The witty Broadway musical Guys and Dolls comes to The Alexandra theatre in a bright and sizzling new production by a 136-year-old Birmingham musical theatre company.

The show – often listed as one of the all-time great musicals – lit up the stage with memorable songs that still have the power and magic to entertain the audience.

Guys and Dolls, which originally premiered on Broadway in 1950 and later went on to be adapted into an Oscar-winning Hollywood musical starring Marlon Brando and Frank Sinatra, is now running at The Alexandra theatre in the heart of Birmingham.

Guys and Dolls is staged by a 136-year-old Birmingham musical companyBMOS
Guys and Dolls is staged by 136-year-old Birmingham and Midland Operatic Society

The new production – which was in rehearsal in 2020 before the COVID-19 pandemic resulted in theatres being shut down – is by the Birmingham and Midland Operatic Society which has been staging shows since 1927 when two companies – the Birmingham Opera Society (formed in 1886) and the Midland Opera Society (formed in 1916) – merged together.

Throughout World War II members of the group entertained the troops in barracks and hospitals to boost morale and give people a beacon of light during a time of darkness by using the magical power of music to lift and inspire the human spirit.

The show moves at a brisk and exciting paceBMOS
Director Stephen Duckham keeps the show moving at a brisk and exciting pace

Despite being set in another era, Guys and Dolls has stood the test of time and the new production bubbles and fizzes along with comedy, drama, singing and dancing.

The plot, based upon a series of overlapping stories by Damon Runyon, revolves around a couple of lovable rogues and their sweethearts.

The charismatic characters shamble their way through a heady dose of mix-ups, with lots of mischievous tricks and mind games played on the journey of love.

Pat Pryce and Jo Smith bring drama and comedy to their rolesBMOS
Pat Pryce and Jo Smith bring drama and comedy to their roles

The music and lyrics by Frank Loesser, and book by Abe Burrows and Jo Swerling, remain as fresh as the day they were penned in the last century.

The comedy and drama elements are balanced beautifully, and the show delivers a night of memorable music and dancing.

The stage is decorated with advertising billboards, posters and banners of familiar brands of soft drinks, cars and cigarettes with their original fonts and styles from the 1950’s.

This nostalgic art and set design transports the audience to the era in which the story unfolds.

The smoking hot Havana dance scene with Ellie Simpson and Lui StandringBMOS
The smoking hot Havana dance scene with Ellie Simpson and Lui Standring

Director Stephen Duckham revitalises the show for a modern audience by his choice of pacing which leaves zero room for boredom in any of the scenes.

The sweet natured love shared between the cast and crew peppers Duckham’s vision of Guys and Dolls.

Aaron Gibson’s choreography is richly crafted with every dancer fully committed to the spirit of the show. Whether ensemble or solos, the dance sequences are unique and full of fiery energy.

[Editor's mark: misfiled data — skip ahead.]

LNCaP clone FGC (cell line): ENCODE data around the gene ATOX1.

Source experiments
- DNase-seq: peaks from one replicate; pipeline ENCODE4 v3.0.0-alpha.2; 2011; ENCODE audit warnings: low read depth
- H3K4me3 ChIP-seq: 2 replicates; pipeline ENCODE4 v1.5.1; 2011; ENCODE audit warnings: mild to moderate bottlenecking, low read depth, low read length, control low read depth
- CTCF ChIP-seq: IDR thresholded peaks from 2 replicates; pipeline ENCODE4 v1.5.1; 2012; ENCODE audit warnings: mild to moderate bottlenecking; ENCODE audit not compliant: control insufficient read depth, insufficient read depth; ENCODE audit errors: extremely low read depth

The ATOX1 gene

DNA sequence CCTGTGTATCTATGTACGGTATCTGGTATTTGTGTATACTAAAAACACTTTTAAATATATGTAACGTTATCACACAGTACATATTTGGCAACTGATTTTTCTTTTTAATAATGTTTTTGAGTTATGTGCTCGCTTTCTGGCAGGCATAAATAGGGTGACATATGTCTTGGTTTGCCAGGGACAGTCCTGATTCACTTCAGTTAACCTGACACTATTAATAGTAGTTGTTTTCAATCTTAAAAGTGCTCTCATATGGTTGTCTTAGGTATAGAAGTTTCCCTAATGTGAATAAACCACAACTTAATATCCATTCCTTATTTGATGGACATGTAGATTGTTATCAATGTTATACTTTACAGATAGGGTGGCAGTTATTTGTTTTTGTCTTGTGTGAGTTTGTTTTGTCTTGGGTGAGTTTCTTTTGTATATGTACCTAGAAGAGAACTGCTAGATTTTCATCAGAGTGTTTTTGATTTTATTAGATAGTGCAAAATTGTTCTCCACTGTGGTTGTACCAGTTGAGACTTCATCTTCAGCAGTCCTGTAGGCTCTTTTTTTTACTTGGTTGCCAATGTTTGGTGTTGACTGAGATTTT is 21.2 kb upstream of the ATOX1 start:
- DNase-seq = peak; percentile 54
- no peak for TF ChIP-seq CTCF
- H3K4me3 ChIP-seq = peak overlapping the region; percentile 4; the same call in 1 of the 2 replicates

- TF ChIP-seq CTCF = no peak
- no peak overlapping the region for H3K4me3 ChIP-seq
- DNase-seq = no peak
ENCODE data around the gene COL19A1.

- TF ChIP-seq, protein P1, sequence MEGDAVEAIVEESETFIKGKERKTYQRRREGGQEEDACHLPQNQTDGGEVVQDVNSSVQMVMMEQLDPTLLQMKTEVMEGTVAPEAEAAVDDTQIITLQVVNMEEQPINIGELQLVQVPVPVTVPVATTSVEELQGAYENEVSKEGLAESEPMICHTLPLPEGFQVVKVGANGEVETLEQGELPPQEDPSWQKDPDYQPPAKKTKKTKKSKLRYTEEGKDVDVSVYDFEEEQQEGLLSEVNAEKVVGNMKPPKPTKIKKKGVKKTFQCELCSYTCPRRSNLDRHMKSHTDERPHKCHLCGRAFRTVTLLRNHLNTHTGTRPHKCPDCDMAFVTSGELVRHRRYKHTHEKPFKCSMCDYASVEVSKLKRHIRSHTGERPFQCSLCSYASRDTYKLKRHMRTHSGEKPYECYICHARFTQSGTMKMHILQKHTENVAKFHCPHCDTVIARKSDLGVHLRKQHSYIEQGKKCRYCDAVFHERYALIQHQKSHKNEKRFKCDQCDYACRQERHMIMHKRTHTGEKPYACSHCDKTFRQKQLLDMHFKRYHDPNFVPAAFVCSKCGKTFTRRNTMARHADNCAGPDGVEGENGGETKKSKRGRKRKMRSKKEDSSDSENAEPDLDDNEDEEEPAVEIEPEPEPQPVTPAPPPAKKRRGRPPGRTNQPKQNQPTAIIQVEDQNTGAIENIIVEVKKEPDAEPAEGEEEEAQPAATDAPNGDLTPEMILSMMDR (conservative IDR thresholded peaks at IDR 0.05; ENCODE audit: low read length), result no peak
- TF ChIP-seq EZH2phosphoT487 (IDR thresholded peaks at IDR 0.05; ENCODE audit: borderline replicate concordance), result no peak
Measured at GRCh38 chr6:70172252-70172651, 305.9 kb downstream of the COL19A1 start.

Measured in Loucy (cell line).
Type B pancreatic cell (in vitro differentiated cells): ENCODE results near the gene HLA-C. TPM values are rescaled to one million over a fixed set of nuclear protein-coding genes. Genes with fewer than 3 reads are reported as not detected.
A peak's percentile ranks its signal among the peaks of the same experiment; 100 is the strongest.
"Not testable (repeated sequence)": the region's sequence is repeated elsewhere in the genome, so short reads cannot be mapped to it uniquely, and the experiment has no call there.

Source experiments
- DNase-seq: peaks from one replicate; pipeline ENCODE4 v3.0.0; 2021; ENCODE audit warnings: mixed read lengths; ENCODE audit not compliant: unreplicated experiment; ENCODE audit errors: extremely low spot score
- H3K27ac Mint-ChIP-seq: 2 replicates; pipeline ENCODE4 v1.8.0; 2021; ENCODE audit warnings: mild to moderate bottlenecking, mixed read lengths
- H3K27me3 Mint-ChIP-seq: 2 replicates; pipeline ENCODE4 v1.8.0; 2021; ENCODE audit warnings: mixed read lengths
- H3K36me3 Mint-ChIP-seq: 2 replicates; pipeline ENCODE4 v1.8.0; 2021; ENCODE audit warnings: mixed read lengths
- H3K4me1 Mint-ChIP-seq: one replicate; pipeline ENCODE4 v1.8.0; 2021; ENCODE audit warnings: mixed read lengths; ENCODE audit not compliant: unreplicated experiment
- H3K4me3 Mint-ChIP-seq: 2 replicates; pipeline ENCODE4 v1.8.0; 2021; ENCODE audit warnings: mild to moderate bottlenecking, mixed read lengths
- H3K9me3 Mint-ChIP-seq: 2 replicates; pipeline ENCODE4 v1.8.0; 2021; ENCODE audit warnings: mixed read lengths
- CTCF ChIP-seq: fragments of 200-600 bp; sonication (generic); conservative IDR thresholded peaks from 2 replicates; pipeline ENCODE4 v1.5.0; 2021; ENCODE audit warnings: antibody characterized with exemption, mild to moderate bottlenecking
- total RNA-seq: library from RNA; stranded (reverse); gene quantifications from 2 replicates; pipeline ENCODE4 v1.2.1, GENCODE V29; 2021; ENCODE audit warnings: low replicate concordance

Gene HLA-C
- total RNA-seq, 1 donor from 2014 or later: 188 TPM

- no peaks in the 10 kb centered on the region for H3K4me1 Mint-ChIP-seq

The show moves at a brisk and exciting paceBMOS
The show moves at a brisk and exciting pace

The lighting design by Jonathan Simpson is absolutely gorgeous and is used to layer scenes with atmospheric hues that reflect the emotional subtext of the scenes.

The gambling scenes are lit in cold dark blues and noir shadows while the sensual scenes glow with pulsating reds.

The performances are first-rate throughout and none of the singers or dancers disappoint.

Special mention goes to Annabel Picher (exquisite, sexy and poignant), James Gordanifar (dramatic and charismatic), Jo Smith (powerful voice, impeccable timing, and full of wit), and Pat Pryce (funny, energetic, and charming).

The atmospheric lighting uses steely noir blues to sensual reds to layer the showBMOS
The atmospheric lighting uses steely noir blues to sensual reds to layer the show

These talented artists danced, acted, and sang out their hearts for the sake of art rather than for fame or fortune. The integrity and passion which they each invested into their roles shone through bright and clear.

Birmingham and Midland Operatic Society delighted The Alexandra audience with a memorable night of romantic music and delirious dancing.

May this musical group – who’ve been delighting and inspiring audiences for over a century – continue entertaining people for another hundred years to come.


Guys and Dolls runs at The Alexandra, Birmingham, until Saturday 2 July

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https://www.iambirmingham.co.uk/wp-content/uploads/2022/06/Birmingham-Midland-Opera-Society-dazzle-in-Guys-and-Dollsc-800x486.jpghttps://www.iambirmingham.co.uk/wp-content/uploads/2022/06/Birmingham-Midland-Opera-Society-dazzle-in-Guys-and-Dollsc-300x182.jpgRangzeb HussainArtsEntertainmentMusicReviewsWhat's OnAaron Gibson,Abe Burrows,Annabel Picher,B'ham,Birmingham,Birmingham and Midland Operatic Society,BMOS,Broadway,concerts,coronavirus,COVID-19,Damon Runyon,England,Entertainment,Frank Loesser,Frank Sinatra,Guys and Dolls,Hollywood,I Am Bham,I Am Birmingham,James Gordanifar,Jo Smith,Jo Swerling,live,lockdown,Marlon Brando,Midlands,music,Musical,news,Opera,Oscars,Pat Pryce,Rangzeb Hussain,Shows,Singing Dancing,Stephen Duckham,The Alexandra,Theatre,UK,West Midlands,World War IIThe witty Broadway musical Guys and Dolls comes to The Alexandra theatre in a bright and sizzling new production by a 136-year-old Birmingham musical theatre company. The show - often listed as one of the all-time great musicals - lit up the stage with memorable songs that still have the...The latest news, updates and events in Birmingham